Pluralsight Study Finds the Biggest Technical Skills Gaps are in Cybersecurity, Cloud, and Software Development

Executives and technologists around the world agree to focus on critical fundamentals when it comes to the top technical upskilling needs

Pluralsight, the technology workforce development company, released its 2024 Technical Skills Report. This annual survey asked 1,400 executives and IT professionals* how organizations can leverage technology to drive business value in a world where budgets and headcount are decreasing and technology is evolving at a rapid pace. The findings highlight the top areas for upskilling and learning opportunities, the biggest benefits of continuous learning, and the greatest impediments to adopting upskilling programs.

Executives & IT Professionals Agree: Foundational Technology Skills Are the Most Critical Need 
The results were unanimous across markets and career levels: cybersecurity, cloud, and software development, which are considered the most imperative tech skills to learn, are the top areas where skills gaps persist. Cybersecurity and cloud have been named the two largest skill gaps since 2021.

This sends a clear message: before prioritizing skills for tech trends, an organization needs solid foundational skills in security, cloud, and software development. Notable findings include:

  • Sixty-five percent of respondents said cybersecurity skills were lacking most within their organizations, followed by cloud (52%) and software development (40%).
  • Cybersecurity skills were cited as the most important to learn in the next year (63%), followed by cloud (47%), and software development (45%).

Despite the hype in your news feed, Pluralsight’s report found that AI/ML skills gaps are the lowest priority to address, but demand is growing. Compared to last year, 11% more technologists are interested in building AI/ML skills.

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“While we know AI/ML skills are increasingly critical, we’ve also found that organizations have other, more immediate upskilling priorities,” said Aaron Rosenmund, Pluralsight’s Senior Director of Security & GenAI Skills. “Considering that the average cost of a data breach is $4.45 million and that successful cyber-attacks are continuing to exponentially increase year-over-year, it becomes clear why cybersecurity skills are top of mind for organizations.”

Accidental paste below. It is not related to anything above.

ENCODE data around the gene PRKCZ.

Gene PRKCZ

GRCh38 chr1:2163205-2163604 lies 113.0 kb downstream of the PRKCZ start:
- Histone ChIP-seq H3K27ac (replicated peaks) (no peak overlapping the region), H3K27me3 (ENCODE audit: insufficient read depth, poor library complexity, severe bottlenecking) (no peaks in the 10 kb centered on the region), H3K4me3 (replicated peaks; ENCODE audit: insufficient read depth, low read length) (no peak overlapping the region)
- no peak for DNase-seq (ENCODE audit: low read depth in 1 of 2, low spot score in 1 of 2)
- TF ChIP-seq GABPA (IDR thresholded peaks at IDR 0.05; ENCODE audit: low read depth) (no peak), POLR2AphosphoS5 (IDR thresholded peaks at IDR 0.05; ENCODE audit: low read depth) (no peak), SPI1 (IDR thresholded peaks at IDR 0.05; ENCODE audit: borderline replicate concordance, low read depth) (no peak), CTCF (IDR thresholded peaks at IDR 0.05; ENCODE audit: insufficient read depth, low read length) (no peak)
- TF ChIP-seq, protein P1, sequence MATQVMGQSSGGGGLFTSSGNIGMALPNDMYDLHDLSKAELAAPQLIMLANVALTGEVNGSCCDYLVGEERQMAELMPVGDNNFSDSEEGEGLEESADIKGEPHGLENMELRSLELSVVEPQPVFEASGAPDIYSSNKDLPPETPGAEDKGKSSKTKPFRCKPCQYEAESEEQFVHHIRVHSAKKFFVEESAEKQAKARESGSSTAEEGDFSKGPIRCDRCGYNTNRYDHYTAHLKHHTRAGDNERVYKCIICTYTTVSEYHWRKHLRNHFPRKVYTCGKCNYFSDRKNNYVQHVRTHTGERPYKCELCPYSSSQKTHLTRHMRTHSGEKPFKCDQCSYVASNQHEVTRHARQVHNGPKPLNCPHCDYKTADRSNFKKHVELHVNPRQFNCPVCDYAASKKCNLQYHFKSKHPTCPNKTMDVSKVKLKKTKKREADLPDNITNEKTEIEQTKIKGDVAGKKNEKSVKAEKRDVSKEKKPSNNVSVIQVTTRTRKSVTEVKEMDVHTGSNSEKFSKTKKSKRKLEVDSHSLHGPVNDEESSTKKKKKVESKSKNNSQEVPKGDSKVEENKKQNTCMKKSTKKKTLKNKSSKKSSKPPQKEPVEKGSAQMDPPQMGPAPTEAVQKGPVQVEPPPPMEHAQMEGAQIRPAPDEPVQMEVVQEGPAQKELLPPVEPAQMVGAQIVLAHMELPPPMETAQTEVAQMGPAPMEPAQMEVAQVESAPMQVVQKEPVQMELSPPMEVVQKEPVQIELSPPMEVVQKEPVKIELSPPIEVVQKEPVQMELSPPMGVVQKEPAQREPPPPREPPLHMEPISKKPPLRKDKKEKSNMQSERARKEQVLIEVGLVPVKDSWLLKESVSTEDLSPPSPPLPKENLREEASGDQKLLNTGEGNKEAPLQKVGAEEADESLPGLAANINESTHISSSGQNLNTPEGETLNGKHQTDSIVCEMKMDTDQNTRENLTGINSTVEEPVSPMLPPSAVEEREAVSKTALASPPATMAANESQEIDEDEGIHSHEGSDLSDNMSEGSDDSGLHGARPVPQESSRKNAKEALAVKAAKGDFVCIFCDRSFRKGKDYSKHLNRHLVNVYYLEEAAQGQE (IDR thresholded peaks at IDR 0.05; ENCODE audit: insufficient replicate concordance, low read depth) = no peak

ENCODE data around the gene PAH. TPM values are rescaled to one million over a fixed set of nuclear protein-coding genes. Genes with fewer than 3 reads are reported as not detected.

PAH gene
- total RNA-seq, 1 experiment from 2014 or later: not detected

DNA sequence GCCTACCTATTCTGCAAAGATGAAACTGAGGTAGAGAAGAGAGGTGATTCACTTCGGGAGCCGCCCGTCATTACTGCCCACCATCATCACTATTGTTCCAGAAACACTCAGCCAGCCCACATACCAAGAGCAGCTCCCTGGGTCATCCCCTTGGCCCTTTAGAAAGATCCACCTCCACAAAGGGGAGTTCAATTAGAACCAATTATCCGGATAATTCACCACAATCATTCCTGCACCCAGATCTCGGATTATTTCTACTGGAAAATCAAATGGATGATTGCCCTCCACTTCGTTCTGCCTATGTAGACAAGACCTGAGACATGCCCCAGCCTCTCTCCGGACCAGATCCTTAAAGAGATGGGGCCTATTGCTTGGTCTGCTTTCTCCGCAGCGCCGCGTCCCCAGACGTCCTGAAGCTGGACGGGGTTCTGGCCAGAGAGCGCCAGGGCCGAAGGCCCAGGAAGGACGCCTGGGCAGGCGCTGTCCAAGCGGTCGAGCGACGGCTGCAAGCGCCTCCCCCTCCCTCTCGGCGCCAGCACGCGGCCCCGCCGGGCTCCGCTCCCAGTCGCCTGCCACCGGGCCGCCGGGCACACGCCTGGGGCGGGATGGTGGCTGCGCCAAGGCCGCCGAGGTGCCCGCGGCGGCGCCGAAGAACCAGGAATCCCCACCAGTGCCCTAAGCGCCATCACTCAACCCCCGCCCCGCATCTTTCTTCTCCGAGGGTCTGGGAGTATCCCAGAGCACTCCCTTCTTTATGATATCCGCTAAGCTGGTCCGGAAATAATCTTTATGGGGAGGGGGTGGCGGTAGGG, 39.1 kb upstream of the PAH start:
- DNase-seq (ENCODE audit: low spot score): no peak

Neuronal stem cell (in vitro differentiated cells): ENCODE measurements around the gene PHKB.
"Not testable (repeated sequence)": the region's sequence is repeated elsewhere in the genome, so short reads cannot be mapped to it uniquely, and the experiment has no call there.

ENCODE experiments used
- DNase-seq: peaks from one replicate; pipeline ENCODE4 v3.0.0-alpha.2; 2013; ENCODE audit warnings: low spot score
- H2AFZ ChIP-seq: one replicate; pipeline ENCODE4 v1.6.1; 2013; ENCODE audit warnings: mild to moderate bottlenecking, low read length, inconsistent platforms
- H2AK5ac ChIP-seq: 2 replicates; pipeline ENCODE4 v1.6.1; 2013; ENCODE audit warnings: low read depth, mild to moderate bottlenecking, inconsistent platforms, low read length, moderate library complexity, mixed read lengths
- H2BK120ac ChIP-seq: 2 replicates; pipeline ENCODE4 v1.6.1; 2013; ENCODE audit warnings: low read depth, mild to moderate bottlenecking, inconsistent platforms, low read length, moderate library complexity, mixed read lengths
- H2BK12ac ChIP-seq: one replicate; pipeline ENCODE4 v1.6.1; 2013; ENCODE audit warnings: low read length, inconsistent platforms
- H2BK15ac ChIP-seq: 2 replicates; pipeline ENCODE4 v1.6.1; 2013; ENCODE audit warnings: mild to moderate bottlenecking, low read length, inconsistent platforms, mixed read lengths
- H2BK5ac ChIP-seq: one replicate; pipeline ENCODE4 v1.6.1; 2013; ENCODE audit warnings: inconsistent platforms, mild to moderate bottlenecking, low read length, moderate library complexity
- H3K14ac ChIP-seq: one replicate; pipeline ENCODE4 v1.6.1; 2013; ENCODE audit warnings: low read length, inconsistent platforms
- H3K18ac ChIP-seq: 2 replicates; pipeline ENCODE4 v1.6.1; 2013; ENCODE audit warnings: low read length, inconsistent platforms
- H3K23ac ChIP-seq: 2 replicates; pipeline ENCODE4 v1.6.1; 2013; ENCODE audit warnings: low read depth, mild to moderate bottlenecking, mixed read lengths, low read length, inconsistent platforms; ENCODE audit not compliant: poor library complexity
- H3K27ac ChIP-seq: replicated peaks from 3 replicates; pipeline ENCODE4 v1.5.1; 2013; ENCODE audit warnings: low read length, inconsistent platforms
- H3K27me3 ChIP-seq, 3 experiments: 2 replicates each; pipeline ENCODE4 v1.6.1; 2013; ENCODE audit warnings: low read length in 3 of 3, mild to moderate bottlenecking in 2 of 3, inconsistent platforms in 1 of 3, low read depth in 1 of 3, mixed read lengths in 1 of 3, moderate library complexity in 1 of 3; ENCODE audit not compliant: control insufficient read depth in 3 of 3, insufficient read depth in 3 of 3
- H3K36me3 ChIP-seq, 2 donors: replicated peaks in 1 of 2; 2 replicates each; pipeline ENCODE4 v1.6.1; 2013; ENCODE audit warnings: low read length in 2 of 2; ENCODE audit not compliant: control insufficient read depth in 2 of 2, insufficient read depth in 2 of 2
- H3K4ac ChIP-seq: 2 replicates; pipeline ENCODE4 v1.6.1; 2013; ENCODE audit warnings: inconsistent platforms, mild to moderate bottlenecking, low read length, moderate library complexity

Hiring vs. Upskilling: a Short-Term Solution vs. a Long-Term Investment 
When a skills gap is identified, organizations have two options: hire new talent or upskill current employees. Hiring is often regarded as a quick way to find top talent with the right skills, but the findings say otherwise. Sixty-six percent of organizations say hiring takes longer or the same amount of time as upskilling existing talent.

Upskilling’s benefits come to life in the numbers. The average cost of hiring new tech talent in the US is more than $23,000 and takes 10 weeks. According to respondents, more than half of organizations (57%) spend only $5,000 per employee on upskilling.

“This year’s report highlights the financial benefits of upskilling current workforces and how continuous learning boosts the confidence of employees and empowers them to thrive in their roles as the technology landscape continues to shift,” said Will Clive, Pluralsight’s Chief People Officer. “It’s clear that investing in tailored learning paths to assess and address specific knowledge gaps can lead to significant business outcomes.”

A Culture of Learning Drives Upskilling’s Benefits
The power of upskilling is undeniable but putting it into practice with employees is the real challenge. The top reason organizations struggle to implement successful upskilling programs has not changed in the last three years of this study: lack of time.

Despite clear barriers, organizations can unlock upskilling engagement with a culture of continuous learning. The first step is to identify existing skills in order to see the gaps. Leaders need to stay engaged in this process: only 33% of executives completely understand the skills their IT teams need and 68% of technologists say leadership at their organization is not aware of a tech skills gap.

When it comes to discovering what drives employees to upskill, a new #1 motivation to participate emerged this year: stronger job security and improved confidence. This is yet another proof point in upskilling contributing to higher employee engagement that can drive performance and innovation.

With 78% of organizations abandoning projects partway through because of not having enough employees with the right tech skills, there is no time to waste in closing the gap.

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